The partisan political horses may already be out of the barn regarding the closure of the Iowa Juvenile Home. But we hope it’s not too late to rein them in.
Polk County District Judge Scott Rosenberg last week ordered the state to reopen the Toledo home, saying Gov. Terry Branstad overstepped his authority when he ordered the facility closed last month.
The Iowa Juvenile Home provided housing and schooling for children in the state’s legal system.
The state-run facility has been the subject of controversy since last summer when an advocacy group criticized the home’s practice of placing young girls in extended isolation.
The revelation led to investigations by other state agencies and a legislative oversight panel. A state task force recommended the home remain open if economically feasible.
Rosenberg’s ruling came as part of a lawsuit filed against the state by Danny Homan, president of the American Federation of State, County and Municipal Employees Council 61 and four state lawmakers.
One of those lawmakers is state Sen. Jack Hatch, D-Des Moines, who is seeking the Democratic Party’s nomination to run against Branstad this fall.
“The judge is the latest in a long line of Iowans who have tried to get Terry Branstad to follow the law. The ruling is another example of how this governor operates above the law, without accountability or respect for the rule of law,” Hatch said in a statement released through his campaign.
Hatch may be referring to a 1992 Iowa Supreme Court ruling that Branstad, in his previous stint as governor, broke the law by withholding a pay raise unionized state workers won in binding arbitration under the collective bargaining process laid out in the state code. AFSCME-affiliated state workers were affected. Branstad complained at that time that the ruling led to a state sales tax increase.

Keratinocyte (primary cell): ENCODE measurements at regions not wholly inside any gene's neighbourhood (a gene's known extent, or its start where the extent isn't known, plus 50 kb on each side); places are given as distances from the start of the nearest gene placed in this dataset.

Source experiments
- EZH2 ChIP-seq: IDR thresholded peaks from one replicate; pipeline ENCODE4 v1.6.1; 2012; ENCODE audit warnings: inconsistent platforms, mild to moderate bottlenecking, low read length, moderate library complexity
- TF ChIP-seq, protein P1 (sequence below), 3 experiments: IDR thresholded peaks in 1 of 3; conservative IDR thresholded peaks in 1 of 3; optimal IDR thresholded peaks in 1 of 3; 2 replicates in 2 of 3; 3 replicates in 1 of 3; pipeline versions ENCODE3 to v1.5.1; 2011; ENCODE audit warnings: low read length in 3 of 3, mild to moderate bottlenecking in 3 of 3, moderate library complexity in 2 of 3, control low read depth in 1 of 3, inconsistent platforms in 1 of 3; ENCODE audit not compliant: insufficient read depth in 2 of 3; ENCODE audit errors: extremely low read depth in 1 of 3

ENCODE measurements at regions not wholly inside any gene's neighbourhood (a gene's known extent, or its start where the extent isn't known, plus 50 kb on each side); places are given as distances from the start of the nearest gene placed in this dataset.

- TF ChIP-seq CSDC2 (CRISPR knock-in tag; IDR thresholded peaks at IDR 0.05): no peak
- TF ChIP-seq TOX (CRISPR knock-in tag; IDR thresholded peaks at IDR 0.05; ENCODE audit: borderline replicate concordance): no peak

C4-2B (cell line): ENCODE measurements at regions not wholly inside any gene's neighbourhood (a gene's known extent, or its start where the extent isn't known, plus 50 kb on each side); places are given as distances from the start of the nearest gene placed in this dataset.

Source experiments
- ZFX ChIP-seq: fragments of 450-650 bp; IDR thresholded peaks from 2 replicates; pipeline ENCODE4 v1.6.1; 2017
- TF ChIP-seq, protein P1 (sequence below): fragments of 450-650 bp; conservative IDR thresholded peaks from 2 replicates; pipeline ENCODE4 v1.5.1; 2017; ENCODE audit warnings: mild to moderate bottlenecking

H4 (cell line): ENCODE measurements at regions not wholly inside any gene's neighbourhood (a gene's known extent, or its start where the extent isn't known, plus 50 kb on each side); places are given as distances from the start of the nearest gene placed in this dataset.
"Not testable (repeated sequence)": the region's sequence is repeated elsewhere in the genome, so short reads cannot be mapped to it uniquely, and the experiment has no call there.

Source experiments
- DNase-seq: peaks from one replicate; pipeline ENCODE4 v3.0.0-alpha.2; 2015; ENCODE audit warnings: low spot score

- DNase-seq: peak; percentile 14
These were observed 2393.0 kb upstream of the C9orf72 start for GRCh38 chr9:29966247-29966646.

Branstad spokesman Jimmy Centers defended the juvenile home closing.
“Because the children weren’t receiving the education they deserve and their safety and treatment were being compromised, Gov. Branstad believed seeking alternative court-ordered placements in licensed and accredited facilities — or in their own homes — was in the best interest of the children,” he said.
“We’re ecstatic,” said Dave Nagle, a former congressman and Waterloo attorney who grew up in Tama County and is working pro bono on behalf of the group “Save Our Home.”
“We have contact with some of the children who were displaced, and we’re hoping they can return to the home soon,” he said.
Nagle and Branstad also are political adversaries from way back. During his first run for governor in 1982, Branstad, then lieutenant governor, referred to Nagle as “a hatchet man” after one of Nagle’s rhetorical salvos against Branstad when Nagle headed the Iowa Democratic Party.
So suffice it to say, some of the antagonists in the juvenile home discussion have a little history.
We would respectfully suggest that those involved put the political baggage aside, keep the welfare of our young people at the top of their minds, engage in an honest dialogue and talk to each other instead of about each other.
And when the urge comes to unleash a cleverly turned political barb, well ...
Just say whoa.